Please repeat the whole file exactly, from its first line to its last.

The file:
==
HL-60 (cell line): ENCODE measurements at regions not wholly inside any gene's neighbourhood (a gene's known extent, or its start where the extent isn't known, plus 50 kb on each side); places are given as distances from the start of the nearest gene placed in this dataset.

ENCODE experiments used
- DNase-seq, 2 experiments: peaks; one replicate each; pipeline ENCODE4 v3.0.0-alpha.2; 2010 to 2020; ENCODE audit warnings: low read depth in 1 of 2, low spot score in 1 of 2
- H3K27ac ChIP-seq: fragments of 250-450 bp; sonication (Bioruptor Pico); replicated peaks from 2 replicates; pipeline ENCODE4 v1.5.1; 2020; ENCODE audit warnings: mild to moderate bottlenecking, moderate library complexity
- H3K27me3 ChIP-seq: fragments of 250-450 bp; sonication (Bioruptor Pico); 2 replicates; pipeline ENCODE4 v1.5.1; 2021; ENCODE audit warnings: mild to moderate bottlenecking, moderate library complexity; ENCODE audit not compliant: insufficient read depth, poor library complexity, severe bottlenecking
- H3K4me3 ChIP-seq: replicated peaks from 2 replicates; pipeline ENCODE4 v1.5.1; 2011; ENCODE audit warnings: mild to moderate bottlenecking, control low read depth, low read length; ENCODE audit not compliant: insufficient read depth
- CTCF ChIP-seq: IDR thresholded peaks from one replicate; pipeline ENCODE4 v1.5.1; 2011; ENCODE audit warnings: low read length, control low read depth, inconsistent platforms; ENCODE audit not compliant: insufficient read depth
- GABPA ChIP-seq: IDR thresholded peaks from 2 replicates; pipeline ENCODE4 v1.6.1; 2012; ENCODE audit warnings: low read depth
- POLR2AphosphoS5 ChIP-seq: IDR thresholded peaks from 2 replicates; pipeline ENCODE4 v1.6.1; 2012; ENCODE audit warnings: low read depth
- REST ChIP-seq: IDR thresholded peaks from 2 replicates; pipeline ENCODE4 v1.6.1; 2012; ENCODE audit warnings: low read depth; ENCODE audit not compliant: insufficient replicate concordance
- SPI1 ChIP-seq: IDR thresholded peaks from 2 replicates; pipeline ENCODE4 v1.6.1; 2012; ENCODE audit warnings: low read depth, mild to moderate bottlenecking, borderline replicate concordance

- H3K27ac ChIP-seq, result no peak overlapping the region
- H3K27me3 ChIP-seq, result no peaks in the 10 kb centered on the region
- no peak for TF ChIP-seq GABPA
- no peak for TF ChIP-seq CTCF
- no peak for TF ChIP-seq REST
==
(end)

HL-60 (cell line): ENCODE measurements at regions not wholly inside any gene's neighbourhood (a gene's known extent, or its start where the extent isn't known, plus 50 kb on each side); places are given as distances from the start of the nearest gene placed in this dataset.

ENCODE experiments used
- DNase-seq, 2 experiments: peaks; one replicate each; pipeline ENCODE4 v3.0.0-alpha.2; 2010 to 2020; ENCODE audit warnings: low read depth in 1 of 2, low spot score in 1 of 2
- H3K27ac ChIP-seq: fragments of 250-450 bp; sonication (Bioruptor Pico); replicated peaks from 2 replicates; pipeline ENCODE4 v1.5.1; 2020; ENCODE audit warnings: mild to moderate bottlenecking, moderate library complexity
- H3K27me3 ChIP-seq: fragments of 250-450 bp; sonication (Bioruptor Pico); 2 replicates; pipeline ENCODE4 v1.5.1; 2021; ENCODE audit warnings: mild to moderate bottlenecking, moderate library complexity; ENCODE audit not compliant: insufficient read depth, poor library complexity, severe bottlenecking
- H3K4me3 ChIP-seq: replicated peaks from 2 replicates; pipeline ENCODE4 v1.5.1; 2011; ENCODE audit warnings: mild to moderate bottlenecking, control low read depth, low read length; ENCODE audit not compliant: insufficient read depth
- CTCF ChIP-seq: IDR thresholded peaks from one replicate; pipeline ENCODE4 v1.5.1; 2011; ENCODE audit warnings: low read length, control low read depth, inconsistent platforms; ENCODE audit not compliant: insufficient read depth
- GABPA ChIP-seq: IDR thresholded peaks from 2 replicates; pipeline ENCODE4 v1.6.1; 2012; ENCODE audit warnings: low read depth
- POLR2AphosphoS5 ChIP-seq: IDR thresholded peaks from 2 replicates; pipeline ENCODE4 v1.6.1; 2012; ENCODE audit warnings: low read depth
- REST ChIP-seq: IDR thresholded peaks from 2 replicates; pipeline ENCODE4 v1.6.1; 2012; ENCODE audit warnings: low read depth; ENCODE audit not compliant: insufficient replicate concordance
- SPI1 ChIP-seq: IDR thresholded peaks from 2 replicates; pipeline ENCODE4 v1.6.1; 2012; ENCODE audit warnings: low read depth, mild to moderate bottlenecking, borderline replicate concordance

- H3K27ac ChIP-seq, result no peak overlapping the region
- H3K27me3 ChIP-seq, result no peaks in the 10 kb centered on the region
- no peak for TF ChIP-seq GABPA
- no peak for TF ChIP-seq CTCF
- no peak for TF ChIP-seq REST